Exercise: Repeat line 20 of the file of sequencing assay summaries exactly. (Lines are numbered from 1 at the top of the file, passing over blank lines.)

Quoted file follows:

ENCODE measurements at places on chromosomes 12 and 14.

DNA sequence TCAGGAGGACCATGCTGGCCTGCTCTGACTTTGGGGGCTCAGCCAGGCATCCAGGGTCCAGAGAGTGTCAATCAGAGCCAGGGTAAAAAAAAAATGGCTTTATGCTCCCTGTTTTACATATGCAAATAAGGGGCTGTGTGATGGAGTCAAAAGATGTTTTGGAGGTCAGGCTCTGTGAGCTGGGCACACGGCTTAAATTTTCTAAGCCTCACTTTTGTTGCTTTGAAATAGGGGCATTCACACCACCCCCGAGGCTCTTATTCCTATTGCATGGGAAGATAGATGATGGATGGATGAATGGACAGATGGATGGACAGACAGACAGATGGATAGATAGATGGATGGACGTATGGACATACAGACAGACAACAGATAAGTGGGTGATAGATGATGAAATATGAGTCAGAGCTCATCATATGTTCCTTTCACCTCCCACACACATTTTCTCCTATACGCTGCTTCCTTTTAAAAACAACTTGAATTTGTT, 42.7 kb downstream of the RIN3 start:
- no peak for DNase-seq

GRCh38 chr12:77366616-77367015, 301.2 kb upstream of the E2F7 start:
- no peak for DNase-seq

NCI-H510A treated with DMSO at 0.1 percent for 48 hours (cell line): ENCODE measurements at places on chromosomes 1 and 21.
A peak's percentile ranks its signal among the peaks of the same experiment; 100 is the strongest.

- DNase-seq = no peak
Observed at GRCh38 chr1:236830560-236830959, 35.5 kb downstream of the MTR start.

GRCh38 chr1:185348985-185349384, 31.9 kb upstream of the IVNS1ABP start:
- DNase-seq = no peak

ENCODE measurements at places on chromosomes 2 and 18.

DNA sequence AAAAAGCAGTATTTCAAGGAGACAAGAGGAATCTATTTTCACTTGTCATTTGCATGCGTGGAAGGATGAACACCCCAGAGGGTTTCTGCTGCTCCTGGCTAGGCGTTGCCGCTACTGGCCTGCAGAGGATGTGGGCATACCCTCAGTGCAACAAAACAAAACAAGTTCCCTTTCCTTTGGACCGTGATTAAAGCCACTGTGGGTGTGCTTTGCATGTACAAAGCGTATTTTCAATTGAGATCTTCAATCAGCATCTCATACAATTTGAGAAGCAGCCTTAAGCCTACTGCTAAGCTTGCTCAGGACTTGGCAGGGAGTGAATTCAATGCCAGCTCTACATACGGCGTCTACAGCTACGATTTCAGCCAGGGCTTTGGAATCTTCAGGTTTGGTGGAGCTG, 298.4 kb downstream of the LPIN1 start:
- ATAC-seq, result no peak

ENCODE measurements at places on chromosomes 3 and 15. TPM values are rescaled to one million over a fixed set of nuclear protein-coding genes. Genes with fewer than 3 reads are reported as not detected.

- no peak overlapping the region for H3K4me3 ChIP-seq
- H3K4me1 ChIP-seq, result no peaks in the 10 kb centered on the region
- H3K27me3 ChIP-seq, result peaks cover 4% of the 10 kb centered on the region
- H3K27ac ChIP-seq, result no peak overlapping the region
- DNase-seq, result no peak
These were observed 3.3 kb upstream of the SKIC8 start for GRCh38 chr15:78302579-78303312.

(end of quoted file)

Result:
- DNase-seq, result no peak